Monday, December 21, 2009

Sepia Tone

I'm sitting in my photography class right now, and I still haven't gotten back my camera. So This photo was actually taken on the same day as this post, at the same location.

As I've said before, I think that the majority of pictures should be left in their original color. But this small lake provided a unique challenge: the colors were super dull and boring. Quite frankly, it's a disgusting lake. There's an unbelieveable amount of garbage in it, including an ATV that someone tried to drive out into the middle while it was frozen over a few years ago. This crappy color made for a good opportunity to try out some monochrome effects. The B&W picture in the linked post above turned out good, so I tried a sepia on this. I don't really have a philosophy on sepia tone except that it's overused, so this is the only image I've ever done in sepia.

click to enlarge, or see it on Flickr

I'm specifically looking for feedback here. Is the color of the sepia wrong? Is this picture not even good in sepia? I know the vertical alignment is off, so I'll fix that if I ever print this. Anyone who knows anything about sepia, feel free to help me out here.

If you have good sepia tone photos, feel free to post links in the comments.


  1. I'm on the fence about sepia. Sometimes I like it, and sometimes it's overused, as you said. Sometimes I feel railroaded into using it; for instance, it may be a case of low lighting, or an instance where light is flat because of rain; and sometimes in PP changing to a monochromatic color space works. In your case - I love this photograph; great composition, nice reflection, a serene feel... I think I would prefer to see this photo in b/w rather than sepia. But I can also see that there was probably not a lot of color in the original to begin with; so perhaps you are forced into going with sepia or grey tones. I don't DISLIKE sepia, in some cases it works. In your case, keeping it in sepia might work really well if you add another texture or some graininess to the overall photo - to make it seem like an "old" photograph. I think that would look pretty cool. I use Adobe Lightroom which really gives you alot of options for monochromes and sepias.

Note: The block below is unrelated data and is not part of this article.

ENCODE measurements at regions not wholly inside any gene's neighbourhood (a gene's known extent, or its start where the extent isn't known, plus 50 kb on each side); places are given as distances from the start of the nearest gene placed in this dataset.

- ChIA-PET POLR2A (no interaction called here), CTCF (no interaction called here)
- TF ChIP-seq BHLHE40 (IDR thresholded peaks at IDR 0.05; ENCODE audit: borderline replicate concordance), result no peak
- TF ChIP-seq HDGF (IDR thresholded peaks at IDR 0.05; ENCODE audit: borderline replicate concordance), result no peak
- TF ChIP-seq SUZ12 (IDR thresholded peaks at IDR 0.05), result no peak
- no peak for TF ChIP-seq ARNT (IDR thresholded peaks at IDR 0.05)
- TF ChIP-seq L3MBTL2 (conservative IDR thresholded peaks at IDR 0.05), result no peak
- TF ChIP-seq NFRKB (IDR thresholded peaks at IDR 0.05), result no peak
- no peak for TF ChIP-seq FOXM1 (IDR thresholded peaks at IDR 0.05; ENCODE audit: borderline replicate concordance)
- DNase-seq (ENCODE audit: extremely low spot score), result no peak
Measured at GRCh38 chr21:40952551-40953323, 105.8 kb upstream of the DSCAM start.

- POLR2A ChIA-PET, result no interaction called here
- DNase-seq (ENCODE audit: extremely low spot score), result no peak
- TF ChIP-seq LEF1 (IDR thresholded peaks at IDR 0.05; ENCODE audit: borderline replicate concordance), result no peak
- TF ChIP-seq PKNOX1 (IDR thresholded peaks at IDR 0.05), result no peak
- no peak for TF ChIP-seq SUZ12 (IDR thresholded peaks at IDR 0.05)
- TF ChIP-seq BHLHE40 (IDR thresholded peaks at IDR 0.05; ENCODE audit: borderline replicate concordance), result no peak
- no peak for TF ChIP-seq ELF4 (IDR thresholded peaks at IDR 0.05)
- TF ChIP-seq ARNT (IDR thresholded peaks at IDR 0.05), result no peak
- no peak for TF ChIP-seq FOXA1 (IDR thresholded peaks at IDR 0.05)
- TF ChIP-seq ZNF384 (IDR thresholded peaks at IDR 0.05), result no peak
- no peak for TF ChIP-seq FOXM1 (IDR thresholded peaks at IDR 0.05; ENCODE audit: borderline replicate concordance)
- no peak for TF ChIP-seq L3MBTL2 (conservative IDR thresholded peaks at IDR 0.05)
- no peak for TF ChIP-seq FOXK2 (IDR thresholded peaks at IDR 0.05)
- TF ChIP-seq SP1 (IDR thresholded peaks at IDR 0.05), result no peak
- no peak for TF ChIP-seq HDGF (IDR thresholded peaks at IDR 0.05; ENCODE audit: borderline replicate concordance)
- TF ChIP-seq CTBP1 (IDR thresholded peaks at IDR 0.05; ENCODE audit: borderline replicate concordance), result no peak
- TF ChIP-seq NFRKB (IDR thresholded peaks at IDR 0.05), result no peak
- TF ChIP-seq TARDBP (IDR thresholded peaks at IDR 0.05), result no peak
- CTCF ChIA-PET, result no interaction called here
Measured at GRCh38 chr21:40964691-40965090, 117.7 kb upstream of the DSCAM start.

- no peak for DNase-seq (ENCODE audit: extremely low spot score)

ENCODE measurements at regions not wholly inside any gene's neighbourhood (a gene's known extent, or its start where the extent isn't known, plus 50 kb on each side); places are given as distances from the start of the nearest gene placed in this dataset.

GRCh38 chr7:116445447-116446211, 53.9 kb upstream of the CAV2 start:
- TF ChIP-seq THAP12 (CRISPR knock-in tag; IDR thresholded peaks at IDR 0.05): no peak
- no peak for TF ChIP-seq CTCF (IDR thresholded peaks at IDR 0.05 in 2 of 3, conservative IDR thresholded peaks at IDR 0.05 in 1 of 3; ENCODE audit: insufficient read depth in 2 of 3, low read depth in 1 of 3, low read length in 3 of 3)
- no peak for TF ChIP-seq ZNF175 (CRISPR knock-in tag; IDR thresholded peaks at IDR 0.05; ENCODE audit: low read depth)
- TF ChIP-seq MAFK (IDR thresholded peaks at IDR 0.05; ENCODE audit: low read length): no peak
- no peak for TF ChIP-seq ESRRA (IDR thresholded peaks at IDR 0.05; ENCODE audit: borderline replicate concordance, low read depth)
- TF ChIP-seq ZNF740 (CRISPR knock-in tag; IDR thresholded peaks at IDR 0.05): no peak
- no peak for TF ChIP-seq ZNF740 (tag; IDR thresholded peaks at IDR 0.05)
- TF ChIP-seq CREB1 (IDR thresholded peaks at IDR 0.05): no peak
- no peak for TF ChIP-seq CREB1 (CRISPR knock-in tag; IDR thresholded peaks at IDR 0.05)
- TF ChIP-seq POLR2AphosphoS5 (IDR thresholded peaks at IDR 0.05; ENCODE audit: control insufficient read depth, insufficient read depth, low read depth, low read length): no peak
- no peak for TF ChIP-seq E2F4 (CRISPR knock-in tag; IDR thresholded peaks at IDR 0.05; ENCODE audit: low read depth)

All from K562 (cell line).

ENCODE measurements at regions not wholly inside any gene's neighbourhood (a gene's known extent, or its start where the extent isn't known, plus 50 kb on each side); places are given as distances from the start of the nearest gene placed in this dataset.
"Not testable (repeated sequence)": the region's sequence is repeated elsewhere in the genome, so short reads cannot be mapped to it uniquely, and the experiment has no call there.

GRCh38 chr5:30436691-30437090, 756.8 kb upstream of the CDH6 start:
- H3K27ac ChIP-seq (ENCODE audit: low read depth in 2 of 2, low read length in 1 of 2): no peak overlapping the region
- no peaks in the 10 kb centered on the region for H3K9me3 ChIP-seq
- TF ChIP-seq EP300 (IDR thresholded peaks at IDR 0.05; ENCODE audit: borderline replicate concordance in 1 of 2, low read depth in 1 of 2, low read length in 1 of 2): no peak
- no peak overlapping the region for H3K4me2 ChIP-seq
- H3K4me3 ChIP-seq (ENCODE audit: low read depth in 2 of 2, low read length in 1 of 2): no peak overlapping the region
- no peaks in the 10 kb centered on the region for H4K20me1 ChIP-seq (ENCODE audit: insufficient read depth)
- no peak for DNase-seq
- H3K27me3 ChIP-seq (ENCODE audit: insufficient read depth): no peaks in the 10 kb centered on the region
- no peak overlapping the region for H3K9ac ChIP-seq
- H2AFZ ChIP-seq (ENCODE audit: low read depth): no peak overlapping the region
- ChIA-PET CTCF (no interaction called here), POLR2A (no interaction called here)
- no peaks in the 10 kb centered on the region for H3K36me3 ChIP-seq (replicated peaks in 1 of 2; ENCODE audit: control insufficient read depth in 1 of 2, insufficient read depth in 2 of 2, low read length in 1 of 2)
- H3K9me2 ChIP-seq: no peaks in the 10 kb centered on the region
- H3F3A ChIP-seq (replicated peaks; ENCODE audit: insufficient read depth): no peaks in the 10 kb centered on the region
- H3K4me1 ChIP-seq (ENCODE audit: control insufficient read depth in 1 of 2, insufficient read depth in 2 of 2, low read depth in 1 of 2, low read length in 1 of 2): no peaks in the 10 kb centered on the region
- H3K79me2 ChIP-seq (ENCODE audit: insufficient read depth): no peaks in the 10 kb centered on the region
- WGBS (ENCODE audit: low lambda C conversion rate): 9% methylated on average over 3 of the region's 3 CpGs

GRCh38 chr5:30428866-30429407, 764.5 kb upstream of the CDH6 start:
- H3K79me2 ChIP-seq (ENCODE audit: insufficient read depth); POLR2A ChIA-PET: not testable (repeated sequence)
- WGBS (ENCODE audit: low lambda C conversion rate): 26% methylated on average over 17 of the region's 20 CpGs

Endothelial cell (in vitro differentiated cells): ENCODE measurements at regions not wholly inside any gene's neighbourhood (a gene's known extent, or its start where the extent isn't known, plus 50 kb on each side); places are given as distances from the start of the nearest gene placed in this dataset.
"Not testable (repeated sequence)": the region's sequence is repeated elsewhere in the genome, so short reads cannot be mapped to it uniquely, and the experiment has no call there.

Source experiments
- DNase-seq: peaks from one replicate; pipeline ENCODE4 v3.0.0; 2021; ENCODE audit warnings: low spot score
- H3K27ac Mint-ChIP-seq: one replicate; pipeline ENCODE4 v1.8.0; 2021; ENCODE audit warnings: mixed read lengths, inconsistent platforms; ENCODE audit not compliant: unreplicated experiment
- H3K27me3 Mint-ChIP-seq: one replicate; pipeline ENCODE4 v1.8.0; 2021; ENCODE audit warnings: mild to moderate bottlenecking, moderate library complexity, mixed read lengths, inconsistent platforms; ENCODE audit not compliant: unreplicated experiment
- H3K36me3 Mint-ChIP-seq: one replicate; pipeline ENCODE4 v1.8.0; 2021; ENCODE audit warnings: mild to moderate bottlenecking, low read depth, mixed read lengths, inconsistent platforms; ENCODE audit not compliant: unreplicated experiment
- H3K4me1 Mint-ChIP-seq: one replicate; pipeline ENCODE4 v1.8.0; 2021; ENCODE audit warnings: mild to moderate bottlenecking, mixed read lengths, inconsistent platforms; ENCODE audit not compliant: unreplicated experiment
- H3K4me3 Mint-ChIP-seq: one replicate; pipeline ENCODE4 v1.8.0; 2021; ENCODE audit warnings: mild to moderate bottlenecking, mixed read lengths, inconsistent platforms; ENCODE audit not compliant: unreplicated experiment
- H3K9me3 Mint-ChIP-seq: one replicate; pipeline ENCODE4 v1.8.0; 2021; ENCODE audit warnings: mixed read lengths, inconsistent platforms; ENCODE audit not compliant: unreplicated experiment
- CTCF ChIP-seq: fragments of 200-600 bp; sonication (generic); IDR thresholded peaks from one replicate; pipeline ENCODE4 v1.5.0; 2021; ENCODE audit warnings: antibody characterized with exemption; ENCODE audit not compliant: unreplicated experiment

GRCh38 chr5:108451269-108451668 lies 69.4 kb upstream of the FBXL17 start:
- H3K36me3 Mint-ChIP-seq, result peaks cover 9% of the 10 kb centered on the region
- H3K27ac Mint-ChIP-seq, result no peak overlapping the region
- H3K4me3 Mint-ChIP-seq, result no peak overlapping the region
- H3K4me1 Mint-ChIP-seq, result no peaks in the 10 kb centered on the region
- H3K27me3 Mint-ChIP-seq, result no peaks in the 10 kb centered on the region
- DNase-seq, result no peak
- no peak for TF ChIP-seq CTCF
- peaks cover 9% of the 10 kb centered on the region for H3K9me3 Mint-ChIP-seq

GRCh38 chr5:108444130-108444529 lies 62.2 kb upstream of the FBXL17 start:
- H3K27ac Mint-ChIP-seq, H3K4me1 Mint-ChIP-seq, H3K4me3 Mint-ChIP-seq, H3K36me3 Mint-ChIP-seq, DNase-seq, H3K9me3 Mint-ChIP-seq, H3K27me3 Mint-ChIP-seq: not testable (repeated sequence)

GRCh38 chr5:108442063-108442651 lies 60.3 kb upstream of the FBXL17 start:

This post was from last week on my blog, and another example of being forced into using the sepia, because of low light, lack of sharpness and focus on the people, not to mention the old-fashioned theme of the Dickens carolers, I thought this photo worked with sepia tones.

  2. Me again - something else I thought I should add. I don't know if you always make it a habit of shooting RAW; but if that is at all possible, you should. Converting to a monochromatic palate in PP translates much nicer in the RAW color space, and gives you much more control over your tones.

  3. Yolanda's right. Shoot with RAW if you can.
    About the photo: Whatever color you choose, it depends on what emotion you want to show with the photo. Sometimes sepia works, but sometimes grayscale or black/white works, and sometimes the original works. It depends. :)


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